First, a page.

“The only thing I can tell you right now is were trying to piece together a couple more of those needs (power, third base, setup man), and the other piece on that is that I’d like to go shorter on contracts rather than longer.”

My take: Amaro brought Hamilton’s name up first, which isn’t a great sign – since Rube prefers to hunt by lying in the weeds, waiting, watching, showing off his manhood – but then he talked about how Hamilton was the only true impact player out there and how he’s willing to overspend for guys like that. Since the Mariners are in talks with Hamilton for a three-year, $75 million deal (reportedly), you can take a little leap to the conclusion that the Phillies would absolutely be players for Hamilton. Rube made it clear they want to add a run producer, and if the Mariners are the only real competition for perhaps the best run producer in baseball, then it’s silly to think that the Phillies aren’t very seriously trying to get Hamilton, and doing it in a way that fulfills the predatory instincts of the Big Poker. 

On the market: “It was a scary market from the beginning because we didn’t feel like it was a very strong market, and yet there was the sense all of a sudden there was the influx of money (from TV contracts). So that’s a bad combo platter for the industry as far as how the markets are going to shift. And it shifted. You either got to play in it or you try to be creative and work around it, which is what were trying to do on a couple different fronts.”

I could listen to Rube talk about markets for hours and hours. Combo platter? Yes, I’ll have that, with a side of soup, Rube. This, from the guy who flings pools of cash onto negotiating tables with his massive manhood. Of course, in retrospect, the total dollars given to Halladay, Lee, Hamels and, yes, Howard are not out of line with the market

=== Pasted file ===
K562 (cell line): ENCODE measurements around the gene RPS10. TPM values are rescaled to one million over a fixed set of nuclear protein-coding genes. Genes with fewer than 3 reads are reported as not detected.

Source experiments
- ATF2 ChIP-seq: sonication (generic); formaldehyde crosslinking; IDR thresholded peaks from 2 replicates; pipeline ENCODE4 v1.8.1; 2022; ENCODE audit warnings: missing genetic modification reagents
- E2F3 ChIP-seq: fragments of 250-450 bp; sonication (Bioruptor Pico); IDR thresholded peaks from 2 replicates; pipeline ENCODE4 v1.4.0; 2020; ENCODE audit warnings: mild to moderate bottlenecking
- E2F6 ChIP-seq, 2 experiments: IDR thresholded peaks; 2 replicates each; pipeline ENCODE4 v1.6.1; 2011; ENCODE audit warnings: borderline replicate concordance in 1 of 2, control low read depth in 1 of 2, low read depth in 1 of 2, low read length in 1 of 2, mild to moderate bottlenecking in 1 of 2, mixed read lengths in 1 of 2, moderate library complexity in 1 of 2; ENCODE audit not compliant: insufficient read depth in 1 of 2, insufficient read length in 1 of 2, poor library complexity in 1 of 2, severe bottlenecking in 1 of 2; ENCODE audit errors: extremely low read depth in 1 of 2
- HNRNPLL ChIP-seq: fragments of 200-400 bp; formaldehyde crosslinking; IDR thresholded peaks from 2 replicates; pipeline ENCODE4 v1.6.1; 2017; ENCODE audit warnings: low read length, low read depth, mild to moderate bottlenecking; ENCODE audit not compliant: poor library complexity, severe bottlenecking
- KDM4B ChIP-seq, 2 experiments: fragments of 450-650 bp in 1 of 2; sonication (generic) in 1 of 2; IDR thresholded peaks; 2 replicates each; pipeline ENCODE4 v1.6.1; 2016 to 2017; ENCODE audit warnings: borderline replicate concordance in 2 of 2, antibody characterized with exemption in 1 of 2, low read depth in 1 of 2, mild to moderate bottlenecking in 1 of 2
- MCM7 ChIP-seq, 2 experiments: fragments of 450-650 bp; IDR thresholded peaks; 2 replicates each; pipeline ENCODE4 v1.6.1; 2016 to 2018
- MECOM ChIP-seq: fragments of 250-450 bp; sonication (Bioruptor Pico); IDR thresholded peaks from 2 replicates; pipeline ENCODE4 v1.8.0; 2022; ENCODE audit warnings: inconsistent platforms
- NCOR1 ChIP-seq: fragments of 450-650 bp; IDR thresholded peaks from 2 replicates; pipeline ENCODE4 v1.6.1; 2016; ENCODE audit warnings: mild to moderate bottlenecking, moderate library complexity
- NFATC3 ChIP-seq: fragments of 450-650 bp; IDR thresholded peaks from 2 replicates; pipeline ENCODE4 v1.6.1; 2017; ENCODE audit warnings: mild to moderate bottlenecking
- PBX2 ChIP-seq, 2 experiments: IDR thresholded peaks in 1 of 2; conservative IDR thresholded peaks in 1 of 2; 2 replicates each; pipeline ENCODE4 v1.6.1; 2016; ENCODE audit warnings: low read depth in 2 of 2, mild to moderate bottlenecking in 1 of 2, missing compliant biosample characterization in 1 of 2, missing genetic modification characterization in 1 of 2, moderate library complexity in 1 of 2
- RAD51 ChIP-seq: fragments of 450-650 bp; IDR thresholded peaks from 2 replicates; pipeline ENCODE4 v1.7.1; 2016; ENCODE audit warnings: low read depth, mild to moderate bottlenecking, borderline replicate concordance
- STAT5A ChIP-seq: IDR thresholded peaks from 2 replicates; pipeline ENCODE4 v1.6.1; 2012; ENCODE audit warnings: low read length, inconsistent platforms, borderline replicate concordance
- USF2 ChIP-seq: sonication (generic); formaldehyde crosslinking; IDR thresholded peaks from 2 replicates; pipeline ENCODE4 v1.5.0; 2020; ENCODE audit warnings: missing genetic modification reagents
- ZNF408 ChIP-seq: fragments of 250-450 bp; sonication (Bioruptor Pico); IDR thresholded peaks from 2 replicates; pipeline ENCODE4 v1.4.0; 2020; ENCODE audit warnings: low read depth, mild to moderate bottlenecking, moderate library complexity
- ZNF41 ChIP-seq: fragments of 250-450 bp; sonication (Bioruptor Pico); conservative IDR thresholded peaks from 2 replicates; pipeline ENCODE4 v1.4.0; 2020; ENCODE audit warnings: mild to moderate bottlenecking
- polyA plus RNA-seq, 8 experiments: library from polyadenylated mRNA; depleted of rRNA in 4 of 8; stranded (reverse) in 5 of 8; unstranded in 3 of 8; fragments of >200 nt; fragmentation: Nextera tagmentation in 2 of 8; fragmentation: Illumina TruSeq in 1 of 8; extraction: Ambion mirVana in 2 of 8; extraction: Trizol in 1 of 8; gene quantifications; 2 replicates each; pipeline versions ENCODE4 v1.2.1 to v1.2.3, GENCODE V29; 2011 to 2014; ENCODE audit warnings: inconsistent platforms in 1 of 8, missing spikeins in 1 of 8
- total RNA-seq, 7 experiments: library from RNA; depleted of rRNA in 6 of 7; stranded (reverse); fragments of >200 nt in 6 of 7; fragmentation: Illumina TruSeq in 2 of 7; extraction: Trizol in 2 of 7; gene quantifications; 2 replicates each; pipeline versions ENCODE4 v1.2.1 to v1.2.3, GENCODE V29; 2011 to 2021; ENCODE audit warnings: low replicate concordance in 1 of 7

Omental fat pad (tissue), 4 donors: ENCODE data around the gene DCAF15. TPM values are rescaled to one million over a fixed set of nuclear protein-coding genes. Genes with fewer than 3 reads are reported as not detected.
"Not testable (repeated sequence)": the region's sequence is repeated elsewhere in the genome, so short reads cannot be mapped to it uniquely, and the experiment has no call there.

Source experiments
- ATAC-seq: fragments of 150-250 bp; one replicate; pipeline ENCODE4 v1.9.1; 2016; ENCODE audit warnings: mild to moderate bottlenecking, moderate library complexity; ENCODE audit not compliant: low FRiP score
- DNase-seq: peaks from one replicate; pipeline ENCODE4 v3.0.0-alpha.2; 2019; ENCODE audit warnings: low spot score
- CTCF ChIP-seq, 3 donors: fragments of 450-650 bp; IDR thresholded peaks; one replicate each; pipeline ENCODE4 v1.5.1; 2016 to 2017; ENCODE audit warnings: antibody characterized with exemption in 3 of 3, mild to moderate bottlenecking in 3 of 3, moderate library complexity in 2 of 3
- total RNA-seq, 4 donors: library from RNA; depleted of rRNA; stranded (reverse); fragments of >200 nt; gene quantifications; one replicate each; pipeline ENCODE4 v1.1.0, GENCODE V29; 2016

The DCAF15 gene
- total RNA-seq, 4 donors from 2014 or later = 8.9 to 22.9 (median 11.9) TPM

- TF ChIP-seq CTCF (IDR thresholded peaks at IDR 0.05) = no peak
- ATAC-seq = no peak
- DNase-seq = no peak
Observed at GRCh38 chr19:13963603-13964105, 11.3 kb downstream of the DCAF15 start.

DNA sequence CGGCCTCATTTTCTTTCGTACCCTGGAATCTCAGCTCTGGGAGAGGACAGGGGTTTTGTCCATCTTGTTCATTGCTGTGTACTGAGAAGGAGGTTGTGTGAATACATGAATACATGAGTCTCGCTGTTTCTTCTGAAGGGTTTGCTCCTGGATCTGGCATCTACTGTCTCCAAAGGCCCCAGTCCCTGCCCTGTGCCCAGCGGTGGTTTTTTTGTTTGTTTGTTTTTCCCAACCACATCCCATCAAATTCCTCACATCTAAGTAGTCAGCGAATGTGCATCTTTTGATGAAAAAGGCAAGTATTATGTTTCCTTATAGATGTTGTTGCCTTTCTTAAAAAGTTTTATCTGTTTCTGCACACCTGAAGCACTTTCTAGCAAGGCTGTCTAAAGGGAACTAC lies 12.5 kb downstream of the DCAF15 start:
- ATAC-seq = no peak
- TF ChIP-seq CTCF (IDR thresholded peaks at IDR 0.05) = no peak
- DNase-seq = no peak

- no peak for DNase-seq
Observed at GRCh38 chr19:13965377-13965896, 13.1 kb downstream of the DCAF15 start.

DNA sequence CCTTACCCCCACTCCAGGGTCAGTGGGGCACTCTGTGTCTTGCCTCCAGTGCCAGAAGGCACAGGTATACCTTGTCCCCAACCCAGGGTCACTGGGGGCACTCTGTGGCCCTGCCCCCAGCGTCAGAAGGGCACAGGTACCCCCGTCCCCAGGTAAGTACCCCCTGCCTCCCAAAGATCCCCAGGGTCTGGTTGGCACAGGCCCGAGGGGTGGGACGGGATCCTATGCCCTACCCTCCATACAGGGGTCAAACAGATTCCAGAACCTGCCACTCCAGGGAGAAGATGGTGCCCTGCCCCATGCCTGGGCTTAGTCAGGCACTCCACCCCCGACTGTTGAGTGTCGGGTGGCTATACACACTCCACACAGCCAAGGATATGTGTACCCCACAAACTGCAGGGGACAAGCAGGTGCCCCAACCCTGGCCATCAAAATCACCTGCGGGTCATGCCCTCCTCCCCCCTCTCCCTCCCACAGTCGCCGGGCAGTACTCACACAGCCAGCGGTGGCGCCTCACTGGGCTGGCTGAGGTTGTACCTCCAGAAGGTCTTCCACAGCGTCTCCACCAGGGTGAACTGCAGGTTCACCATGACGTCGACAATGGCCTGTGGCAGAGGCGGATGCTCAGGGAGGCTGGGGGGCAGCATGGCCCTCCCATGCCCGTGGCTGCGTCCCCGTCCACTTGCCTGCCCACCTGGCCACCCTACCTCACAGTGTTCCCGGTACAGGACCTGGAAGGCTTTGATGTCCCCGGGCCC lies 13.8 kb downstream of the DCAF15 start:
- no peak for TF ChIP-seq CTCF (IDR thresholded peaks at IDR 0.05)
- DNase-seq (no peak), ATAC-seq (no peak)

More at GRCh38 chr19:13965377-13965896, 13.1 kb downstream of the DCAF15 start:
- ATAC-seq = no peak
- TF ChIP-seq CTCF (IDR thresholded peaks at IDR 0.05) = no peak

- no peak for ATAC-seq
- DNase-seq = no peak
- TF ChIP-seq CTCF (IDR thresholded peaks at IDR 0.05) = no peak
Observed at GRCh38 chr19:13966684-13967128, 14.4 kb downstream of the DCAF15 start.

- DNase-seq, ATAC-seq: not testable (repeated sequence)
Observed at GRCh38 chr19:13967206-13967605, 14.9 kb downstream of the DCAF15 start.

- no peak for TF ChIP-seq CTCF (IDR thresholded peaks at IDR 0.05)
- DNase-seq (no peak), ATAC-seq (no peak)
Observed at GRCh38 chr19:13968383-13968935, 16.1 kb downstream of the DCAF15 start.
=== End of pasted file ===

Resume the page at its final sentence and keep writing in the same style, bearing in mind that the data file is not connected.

On trading Cliff Lee: Amaro said he never considered trading Lee, because if the Phillies have a chance of winning the World Series next year, Amaro says, it’s with the Big 3. He added that if there’s one guy who can reinvent himself after losing some stuff, it’s Roy Halladay, who will start throwing off a mound this month.

Rube also talked about why he’s really the only accessible GM in the town– said he grew up here, understands that fans are nuts and want to be involved in process, respects that… while saying almost nothing of use. 

Tell me lies, Rube. Tell me sweet little lies. 

Audio after the jump.

Continue Reading

Continue Reading

A Scouting Report on Ben Revere, Who You Never Heard of Before Today

Kyle Scott - December 6, 2012

Screen Shot 2012-12-06 at 4.05.16 PM

Photo: TC Starlight

So, after reading some reports and watching some video, here’s the scouting report on Ben Revere:

Contact hitting: Good. He batted .297 and only struck out 47 times in 511 at-bats last season. But, as pointed out by Corey Seidman of CSN, he hits ground balls 66% of the time, which is historically bad (though his speed is a mitigating factor which we’ll get to in a second).

Yes, he bats left-handed. But he hit .314 against lefties vs. .284 against righties in 2012. So that’s not much of an issue.

My take: For years now the Phillies have needed a fast, contact hitter. Revere is that. He’s also only 24 and will likely improve in all facets of the game. The ground ball rate is troubling, but he still batted .297 and his BABIP (average on balls put in-play), though a bit higher than the norm of .290-.310, .325, isn’t extreme by any measure. He’s not a true .300 hitter yet. But again, he’s 24.


Power hitting: Non-existent. He didn’t hit a home run with the Twins. He’ll likely bulk up a bit and square up a few balls at CBP, but don’t expect him to hit home runs or drive in runners at any substantial rate.

My take: It’s not his role.


Speed: Amazing. He stole 40 bases last season and was only thrown out nine times. Compare that to Juan Pierre at age 24– he led the league by being thrown out 20 times (he led the league four-straight seasons). Last year, Pierre stole 37 bases and only got caught seven times. Like a fine wine, he got better with age. Michael Bourn? Caught 13 times last year, leading the league. So Revere is not only fast, but he’s also a smart baserunner. And some of those ground balls will turn into hits.

He’s blinding fast. His 60-yard dash time, a metric used by pro scouts, is among the fastest ever. Plus he has the endorsement of Kevin Frandsen, which is all that really matters:

My take: You won’t find a faster player, and – surprise! – he’s a smart baserunner, too. Perfect for the top of the order. Something the Phillies need since Chase Utley has no knees, Ryan Howard is fat again, Carlos Ruiz won’t be on Adderall and I Don’t Know’s on third.